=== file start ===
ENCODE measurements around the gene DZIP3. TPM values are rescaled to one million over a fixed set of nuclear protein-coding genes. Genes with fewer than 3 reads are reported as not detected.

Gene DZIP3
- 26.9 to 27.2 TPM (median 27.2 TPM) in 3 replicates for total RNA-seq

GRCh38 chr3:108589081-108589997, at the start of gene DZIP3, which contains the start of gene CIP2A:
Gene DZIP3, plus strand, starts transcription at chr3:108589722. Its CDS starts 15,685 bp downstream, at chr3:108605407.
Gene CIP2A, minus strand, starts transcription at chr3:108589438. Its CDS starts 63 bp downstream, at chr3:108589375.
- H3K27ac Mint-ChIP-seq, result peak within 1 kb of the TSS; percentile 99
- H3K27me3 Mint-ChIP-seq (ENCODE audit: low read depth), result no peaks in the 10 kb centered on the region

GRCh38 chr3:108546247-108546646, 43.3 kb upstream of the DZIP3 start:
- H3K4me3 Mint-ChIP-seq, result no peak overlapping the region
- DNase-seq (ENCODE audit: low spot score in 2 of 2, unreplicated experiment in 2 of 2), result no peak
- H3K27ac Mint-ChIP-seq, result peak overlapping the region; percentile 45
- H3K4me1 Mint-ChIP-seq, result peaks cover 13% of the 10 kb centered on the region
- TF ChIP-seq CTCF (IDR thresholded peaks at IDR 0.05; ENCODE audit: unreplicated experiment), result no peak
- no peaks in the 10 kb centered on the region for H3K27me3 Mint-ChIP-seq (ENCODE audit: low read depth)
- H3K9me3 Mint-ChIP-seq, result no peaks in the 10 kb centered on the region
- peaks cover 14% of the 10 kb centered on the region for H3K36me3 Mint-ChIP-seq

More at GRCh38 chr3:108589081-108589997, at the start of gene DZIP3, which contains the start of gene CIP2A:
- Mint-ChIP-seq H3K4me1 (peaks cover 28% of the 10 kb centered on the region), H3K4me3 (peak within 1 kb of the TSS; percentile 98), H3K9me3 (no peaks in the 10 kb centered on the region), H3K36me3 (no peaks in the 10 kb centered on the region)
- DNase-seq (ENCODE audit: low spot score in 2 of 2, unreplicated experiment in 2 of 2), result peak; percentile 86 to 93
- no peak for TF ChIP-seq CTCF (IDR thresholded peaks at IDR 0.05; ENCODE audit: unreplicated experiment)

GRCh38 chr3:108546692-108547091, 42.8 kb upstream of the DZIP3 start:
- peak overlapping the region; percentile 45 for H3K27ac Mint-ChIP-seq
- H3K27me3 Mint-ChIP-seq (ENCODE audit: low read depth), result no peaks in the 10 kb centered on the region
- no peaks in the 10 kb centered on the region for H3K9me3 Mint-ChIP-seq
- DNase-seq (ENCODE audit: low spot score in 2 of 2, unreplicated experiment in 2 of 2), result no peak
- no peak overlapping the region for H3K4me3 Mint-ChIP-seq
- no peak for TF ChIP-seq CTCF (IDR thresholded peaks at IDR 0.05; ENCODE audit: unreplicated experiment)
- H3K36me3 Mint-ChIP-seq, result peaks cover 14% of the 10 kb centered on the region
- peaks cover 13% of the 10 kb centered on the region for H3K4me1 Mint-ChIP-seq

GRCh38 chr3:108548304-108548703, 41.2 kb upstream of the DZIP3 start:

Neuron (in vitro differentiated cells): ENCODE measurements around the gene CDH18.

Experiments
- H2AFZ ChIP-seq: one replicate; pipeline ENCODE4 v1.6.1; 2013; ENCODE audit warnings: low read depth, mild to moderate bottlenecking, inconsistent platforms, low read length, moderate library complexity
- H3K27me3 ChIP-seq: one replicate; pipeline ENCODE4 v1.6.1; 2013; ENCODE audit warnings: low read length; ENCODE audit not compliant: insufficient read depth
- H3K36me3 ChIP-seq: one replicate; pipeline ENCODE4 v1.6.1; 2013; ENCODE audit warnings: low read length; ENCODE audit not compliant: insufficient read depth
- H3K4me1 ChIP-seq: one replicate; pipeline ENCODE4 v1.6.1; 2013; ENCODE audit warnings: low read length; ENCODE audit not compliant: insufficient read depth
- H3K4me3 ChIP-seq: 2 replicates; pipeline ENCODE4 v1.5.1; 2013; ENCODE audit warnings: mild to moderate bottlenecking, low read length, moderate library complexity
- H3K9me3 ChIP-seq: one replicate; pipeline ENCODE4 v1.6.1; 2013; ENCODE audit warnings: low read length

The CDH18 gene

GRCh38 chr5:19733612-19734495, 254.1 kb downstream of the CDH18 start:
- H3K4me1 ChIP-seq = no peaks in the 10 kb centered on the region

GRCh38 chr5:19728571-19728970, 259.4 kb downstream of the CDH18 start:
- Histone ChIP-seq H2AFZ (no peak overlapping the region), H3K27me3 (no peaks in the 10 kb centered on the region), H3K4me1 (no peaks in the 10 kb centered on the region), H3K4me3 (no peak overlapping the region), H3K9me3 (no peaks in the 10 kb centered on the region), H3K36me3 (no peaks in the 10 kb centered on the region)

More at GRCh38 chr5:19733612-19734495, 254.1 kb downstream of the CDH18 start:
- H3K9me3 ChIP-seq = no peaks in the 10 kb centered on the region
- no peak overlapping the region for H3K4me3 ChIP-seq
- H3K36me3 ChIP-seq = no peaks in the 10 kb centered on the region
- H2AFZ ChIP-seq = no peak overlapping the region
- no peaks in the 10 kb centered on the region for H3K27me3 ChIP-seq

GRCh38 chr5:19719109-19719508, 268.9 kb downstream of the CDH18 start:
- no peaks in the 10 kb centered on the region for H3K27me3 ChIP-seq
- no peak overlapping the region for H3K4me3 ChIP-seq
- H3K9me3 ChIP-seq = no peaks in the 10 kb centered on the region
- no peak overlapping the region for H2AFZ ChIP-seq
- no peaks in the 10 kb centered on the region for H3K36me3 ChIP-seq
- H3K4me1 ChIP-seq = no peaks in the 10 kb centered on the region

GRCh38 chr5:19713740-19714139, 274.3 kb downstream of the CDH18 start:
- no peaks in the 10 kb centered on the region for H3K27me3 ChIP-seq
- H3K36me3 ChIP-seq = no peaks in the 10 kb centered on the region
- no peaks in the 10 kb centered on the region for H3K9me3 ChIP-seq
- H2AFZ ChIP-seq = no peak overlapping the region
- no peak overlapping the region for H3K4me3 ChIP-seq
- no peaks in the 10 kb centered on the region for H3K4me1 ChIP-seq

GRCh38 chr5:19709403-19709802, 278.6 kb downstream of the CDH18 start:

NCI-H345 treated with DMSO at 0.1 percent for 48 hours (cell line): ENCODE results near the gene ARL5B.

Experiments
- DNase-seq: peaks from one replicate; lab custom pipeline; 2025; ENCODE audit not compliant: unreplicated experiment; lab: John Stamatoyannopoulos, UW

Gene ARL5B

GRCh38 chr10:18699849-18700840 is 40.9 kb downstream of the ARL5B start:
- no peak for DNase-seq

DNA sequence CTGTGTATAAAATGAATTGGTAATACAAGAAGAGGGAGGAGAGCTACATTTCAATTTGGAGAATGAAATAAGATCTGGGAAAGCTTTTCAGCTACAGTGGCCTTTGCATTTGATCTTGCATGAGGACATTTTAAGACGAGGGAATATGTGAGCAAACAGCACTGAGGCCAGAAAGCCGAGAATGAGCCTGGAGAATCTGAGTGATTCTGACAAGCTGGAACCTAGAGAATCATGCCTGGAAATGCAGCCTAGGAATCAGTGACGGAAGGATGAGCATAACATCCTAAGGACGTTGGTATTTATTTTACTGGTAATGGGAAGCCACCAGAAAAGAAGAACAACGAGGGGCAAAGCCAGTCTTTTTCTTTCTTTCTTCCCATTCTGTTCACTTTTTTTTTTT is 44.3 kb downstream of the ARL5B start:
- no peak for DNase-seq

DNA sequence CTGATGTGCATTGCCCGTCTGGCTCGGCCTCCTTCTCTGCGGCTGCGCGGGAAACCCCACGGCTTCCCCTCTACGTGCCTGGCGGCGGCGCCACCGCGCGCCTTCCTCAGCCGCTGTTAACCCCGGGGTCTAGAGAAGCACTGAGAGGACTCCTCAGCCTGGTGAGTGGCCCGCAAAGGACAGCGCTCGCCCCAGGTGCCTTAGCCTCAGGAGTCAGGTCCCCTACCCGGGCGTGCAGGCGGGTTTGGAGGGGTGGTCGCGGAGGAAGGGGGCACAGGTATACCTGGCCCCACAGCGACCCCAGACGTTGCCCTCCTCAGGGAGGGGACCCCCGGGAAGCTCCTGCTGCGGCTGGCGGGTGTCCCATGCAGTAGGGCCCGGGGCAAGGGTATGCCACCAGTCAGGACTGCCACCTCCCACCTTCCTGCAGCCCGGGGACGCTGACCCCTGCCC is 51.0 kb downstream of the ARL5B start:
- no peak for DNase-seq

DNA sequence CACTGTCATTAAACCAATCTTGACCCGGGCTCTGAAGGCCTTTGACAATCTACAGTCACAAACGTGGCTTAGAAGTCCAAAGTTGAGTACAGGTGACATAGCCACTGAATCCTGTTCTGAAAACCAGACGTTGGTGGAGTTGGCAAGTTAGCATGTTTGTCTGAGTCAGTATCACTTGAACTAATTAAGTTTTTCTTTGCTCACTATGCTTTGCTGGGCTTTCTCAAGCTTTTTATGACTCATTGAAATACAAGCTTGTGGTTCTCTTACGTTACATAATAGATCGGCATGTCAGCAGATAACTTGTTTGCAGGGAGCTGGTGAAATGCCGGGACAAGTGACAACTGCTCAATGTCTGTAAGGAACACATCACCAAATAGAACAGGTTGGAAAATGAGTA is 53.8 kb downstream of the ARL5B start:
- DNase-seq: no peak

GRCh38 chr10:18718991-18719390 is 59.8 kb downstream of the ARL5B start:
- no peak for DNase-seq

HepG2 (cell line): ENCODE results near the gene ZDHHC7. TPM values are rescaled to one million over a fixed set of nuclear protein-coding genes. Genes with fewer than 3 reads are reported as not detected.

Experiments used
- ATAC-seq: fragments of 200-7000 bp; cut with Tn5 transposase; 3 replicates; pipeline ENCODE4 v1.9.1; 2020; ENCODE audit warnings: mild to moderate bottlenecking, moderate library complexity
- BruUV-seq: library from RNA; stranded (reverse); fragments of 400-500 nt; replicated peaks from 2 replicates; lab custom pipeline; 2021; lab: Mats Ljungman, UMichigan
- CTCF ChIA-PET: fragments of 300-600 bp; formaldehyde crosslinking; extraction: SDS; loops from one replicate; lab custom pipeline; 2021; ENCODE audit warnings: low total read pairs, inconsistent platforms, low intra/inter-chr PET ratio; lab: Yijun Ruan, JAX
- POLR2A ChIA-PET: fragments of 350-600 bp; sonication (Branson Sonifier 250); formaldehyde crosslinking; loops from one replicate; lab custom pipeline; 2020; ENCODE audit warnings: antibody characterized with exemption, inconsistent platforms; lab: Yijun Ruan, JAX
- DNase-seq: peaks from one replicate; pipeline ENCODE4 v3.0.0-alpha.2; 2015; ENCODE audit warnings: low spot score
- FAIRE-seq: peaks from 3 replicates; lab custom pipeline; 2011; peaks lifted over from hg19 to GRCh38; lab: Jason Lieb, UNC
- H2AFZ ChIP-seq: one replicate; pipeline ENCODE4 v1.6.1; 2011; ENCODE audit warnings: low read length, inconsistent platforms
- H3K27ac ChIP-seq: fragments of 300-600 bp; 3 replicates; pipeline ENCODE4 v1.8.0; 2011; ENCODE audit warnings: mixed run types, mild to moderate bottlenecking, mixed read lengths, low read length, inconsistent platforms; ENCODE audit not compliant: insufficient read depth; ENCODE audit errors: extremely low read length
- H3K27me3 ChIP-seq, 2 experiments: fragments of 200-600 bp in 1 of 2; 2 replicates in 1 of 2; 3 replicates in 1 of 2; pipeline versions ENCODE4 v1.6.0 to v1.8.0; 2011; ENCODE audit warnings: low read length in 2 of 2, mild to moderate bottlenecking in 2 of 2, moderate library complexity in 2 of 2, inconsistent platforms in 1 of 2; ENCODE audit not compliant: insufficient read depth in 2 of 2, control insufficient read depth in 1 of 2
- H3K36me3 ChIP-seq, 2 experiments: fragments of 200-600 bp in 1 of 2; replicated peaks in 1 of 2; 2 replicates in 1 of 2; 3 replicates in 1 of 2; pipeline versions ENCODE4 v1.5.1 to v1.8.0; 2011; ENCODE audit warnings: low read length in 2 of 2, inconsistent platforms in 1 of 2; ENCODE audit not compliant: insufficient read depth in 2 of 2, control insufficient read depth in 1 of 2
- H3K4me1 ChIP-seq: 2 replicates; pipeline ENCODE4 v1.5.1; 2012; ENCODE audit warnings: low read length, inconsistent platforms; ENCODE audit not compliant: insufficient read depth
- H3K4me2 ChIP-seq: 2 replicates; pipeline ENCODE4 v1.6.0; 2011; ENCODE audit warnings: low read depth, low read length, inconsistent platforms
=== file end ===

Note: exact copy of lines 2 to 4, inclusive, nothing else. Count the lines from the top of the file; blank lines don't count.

Gene DZIP3
- 26.9 to 27.2 TPM (median 27.2 TPM) in 3 replicates for total RNA-seq

GRCh38 chr3:108589081-108589997, at the start of gene DZIP3, which contains the start of gene CIP2A: